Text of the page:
An Ounce of Prevention is Worth a Day in the Gas Chamber, Says Citizens for
Citizens for Saving Animals approaches overcrowded, inhumane shelter problem on all levels.
Milwaukee, WI, March 27, 2010 --(PR.com)-- On the heels of a television segment in North Carolina
about saving animals from a certain and horrific death, Amy Lacy says that prevention should be the first
step in ending animal suffering.
Lacy started Citizens for Saving Animals after she saw the conditions and procedures in government run
animal control centers in the southeast United States. “There are around six million animals destroyed in
the U.S. every year,” she says. “A great percentage of that is done in horrific conditions and inhumanely
in the Georgia, North Carolina, and other southeast states.”
She also says it doesn't have to be this way. Citizens for Saving animals is currently working on a new
approach to ending animal suffering, and needs support from all over the U.S. “We're not just rescuing,
and we're not just trying to talk people into spaying and neutering. We are approaching the problem from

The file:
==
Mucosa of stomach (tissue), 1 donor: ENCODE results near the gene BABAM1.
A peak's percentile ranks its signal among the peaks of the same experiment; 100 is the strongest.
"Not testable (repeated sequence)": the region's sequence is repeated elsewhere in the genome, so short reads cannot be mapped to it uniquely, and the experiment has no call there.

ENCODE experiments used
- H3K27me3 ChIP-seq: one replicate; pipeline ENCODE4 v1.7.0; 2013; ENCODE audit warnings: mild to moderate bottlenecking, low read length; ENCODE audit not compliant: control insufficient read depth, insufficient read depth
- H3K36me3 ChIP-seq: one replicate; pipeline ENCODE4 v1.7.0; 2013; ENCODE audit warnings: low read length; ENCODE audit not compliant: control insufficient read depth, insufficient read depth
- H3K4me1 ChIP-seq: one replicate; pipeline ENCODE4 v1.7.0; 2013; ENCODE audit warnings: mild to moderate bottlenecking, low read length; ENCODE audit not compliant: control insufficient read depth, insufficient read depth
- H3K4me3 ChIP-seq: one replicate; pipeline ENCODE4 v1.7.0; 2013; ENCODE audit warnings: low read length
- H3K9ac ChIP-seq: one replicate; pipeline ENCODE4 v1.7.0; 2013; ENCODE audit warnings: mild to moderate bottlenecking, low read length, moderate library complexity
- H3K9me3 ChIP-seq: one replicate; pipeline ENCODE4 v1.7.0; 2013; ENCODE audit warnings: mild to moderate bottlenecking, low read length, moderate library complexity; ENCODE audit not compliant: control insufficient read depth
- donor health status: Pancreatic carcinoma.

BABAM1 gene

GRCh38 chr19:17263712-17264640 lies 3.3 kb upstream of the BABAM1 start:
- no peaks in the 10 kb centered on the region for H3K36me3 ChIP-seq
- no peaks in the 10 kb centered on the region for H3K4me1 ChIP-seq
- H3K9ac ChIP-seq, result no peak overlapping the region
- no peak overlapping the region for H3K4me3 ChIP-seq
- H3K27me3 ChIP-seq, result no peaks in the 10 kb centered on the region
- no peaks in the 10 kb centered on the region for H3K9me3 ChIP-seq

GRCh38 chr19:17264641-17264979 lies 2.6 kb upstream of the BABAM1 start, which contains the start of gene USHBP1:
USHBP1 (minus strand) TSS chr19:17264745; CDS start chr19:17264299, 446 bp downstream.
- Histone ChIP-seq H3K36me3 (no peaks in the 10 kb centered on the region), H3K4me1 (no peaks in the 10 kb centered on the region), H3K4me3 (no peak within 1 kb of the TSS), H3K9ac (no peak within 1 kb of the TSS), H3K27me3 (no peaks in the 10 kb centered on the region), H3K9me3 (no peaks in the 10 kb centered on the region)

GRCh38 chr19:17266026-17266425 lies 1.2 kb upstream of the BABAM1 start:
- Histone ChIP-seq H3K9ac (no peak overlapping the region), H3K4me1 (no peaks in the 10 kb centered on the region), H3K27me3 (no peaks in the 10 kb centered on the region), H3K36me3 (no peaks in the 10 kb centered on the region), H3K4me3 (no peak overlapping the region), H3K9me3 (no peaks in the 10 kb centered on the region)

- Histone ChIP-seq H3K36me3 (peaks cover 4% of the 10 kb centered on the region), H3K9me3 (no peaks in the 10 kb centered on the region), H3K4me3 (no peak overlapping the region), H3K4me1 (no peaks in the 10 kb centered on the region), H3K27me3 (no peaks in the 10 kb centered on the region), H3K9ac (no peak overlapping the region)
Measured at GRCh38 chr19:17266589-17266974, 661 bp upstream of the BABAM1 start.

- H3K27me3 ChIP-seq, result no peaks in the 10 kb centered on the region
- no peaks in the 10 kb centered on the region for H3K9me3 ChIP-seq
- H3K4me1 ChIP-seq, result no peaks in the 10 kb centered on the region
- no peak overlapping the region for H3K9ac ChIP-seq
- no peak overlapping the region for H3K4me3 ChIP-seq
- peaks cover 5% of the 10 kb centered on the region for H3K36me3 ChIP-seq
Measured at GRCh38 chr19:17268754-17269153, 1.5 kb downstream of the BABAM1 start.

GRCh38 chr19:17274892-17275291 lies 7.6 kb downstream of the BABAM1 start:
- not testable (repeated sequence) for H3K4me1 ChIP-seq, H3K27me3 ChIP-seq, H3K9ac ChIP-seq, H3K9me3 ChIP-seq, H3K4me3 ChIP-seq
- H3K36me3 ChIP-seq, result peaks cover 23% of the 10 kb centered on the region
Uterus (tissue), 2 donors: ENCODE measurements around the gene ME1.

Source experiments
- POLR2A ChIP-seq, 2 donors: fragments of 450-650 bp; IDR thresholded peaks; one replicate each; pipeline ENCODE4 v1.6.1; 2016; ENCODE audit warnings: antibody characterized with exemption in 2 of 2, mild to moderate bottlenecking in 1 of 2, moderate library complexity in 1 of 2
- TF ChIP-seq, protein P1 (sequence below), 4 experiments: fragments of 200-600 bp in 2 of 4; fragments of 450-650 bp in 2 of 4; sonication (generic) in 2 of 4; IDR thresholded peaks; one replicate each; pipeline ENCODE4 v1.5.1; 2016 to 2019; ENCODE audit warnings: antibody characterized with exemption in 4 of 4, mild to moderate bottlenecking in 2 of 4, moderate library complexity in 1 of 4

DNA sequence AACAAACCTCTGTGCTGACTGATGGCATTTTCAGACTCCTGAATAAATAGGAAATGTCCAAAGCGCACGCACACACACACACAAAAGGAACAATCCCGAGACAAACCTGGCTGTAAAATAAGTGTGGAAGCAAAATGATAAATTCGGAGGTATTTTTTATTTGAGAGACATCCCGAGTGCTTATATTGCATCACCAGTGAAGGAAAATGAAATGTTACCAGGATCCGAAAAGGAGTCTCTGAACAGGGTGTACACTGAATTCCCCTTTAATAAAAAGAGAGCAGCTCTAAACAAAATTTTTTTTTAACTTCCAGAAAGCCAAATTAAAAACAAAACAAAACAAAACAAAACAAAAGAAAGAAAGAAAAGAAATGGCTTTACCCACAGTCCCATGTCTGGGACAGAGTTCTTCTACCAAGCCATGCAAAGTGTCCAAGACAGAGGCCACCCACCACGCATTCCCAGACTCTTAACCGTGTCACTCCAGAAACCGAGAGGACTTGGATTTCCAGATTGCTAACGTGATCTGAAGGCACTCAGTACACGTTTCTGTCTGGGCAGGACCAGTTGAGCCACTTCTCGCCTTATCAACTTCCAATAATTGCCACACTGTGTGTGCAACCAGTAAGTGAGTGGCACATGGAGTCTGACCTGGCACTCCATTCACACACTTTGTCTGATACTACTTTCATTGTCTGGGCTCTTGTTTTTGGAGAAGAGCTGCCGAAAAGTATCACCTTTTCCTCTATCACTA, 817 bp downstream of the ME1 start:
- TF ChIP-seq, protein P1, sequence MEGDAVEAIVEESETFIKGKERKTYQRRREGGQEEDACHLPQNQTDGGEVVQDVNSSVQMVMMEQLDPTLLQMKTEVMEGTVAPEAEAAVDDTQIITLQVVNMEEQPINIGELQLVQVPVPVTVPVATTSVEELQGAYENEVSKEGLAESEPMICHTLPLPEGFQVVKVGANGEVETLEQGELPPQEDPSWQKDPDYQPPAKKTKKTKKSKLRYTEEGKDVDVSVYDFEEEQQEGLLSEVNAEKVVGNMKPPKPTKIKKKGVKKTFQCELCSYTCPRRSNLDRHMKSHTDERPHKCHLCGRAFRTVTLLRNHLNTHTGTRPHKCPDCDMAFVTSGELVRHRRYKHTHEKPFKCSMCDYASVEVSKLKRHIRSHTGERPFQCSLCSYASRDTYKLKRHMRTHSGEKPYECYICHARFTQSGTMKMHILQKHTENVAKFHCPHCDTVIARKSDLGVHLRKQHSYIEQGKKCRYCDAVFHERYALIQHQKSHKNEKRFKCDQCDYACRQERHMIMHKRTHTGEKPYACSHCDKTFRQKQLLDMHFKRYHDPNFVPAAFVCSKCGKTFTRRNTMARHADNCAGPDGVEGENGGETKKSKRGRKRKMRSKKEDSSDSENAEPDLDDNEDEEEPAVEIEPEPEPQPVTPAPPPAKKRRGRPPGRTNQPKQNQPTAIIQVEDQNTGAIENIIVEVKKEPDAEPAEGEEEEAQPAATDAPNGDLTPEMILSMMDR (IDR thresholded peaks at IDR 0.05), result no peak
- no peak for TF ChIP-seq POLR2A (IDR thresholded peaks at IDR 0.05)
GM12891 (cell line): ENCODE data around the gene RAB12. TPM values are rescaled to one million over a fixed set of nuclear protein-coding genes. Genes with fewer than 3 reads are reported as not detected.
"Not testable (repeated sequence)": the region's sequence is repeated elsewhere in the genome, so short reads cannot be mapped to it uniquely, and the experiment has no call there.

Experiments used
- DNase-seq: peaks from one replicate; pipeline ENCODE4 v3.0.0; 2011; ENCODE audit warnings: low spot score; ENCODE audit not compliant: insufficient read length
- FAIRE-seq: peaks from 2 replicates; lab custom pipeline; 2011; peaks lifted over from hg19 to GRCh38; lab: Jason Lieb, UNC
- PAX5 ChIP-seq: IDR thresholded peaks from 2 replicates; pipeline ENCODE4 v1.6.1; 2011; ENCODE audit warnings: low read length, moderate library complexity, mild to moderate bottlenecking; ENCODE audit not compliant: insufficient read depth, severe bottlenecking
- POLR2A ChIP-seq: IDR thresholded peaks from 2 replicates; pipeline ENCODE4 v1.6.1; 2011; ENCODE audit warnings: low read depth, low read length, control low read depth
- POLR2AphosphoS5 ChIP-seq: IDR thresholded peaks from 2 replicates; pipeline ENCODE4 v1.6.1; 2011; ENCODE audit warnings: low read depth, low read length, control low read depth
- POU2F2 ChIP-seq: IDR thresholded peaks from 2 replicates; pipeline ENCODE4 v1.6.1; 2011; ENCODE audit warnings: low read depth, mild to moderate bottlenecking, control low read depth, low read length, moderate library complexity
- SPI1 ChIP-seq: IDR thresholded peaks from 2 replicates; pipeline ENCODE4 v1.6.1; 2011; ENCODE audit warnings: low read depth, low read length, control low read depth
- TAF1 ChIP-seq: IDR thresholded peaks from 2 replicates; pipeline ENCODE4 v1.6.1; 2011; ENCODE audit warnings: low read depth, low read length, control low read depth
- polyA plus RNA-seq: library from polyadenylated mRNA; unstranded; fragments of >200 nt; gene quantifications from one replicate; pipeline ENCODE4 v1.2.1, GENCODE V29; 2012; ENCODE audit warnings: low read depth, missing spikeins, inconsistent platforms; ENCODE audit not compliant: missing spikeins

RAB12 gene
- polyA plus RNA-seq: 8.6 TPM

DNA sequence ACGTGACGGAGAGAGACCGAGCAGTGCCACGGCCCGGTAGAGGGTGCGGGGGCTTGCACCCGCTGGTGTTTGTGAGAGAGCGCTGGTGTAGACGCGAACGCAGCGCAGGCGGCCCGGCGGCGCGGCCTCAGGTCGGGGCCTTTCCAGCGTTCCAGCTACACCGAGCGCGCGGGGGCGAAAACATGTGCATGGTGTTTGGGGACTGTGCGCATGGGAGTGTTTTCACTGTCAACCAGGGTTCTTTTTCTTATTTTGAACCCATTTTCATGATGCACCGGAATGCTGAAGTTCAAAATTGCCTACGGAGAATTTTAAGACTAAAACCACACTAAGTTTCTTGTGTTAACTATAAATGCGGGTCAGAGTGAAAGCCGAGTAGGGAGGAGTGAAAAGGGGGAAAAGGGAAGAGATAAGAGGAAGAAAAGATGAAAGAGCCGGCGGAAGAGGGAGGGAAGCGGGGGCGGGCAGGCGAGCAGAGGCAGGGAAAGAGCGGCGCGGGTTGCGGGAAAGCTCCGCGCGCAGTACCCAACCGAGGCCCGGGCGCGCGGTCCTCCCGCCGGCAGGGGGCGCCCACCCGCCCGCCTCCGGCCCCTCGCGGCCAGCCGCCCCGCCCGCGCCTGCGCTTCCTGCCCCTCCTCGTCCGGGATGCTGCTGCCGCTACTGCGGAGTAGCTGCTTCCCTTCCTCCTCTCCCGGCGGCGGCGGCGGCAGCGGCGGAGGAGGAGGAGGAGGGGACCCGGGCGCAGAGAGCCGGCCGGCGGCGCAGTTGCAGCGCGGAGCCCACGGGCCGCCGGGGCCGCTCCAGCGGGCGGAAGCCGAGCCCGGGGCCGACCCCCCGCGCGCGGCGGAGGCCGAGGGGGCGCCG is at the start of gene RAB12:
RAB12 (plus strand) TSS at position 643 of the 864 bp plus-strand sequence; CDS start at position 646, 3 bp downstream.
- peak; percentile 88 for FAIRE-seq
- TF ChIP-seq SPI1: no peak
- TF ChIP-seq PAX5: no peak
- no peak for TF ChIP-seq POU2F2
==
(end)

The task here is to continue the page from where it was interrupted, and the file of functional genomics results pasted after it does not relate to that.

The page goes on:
all angles at once.”
First, CSA wants to provide a quarantine for animals pulled from shelters so they can heal and get ready
for adoption. Second, they want to transport them to states where there is a need for companion animals.
The third is to provide education and awareness of the benefits of spaying and neutering, to offer
incentives to veterinarians who will help them spread the word and provide discounts for animal
Lacy says that the most important part is prevention. “Right now shelters are part of the most vicious
cycle in animal suffering. No sooner do they gas a hundred dogs when another two hundred take their
place. This must--and can--stop.”
Lacy and Citizens for Saving Animals wants to end gassing, heartsticking, and other forms of euthanasia
by removing the problem at its source. Their grassroots efforts will not only alleviate the current
overcrowding and mass euthanasia of animals, but will st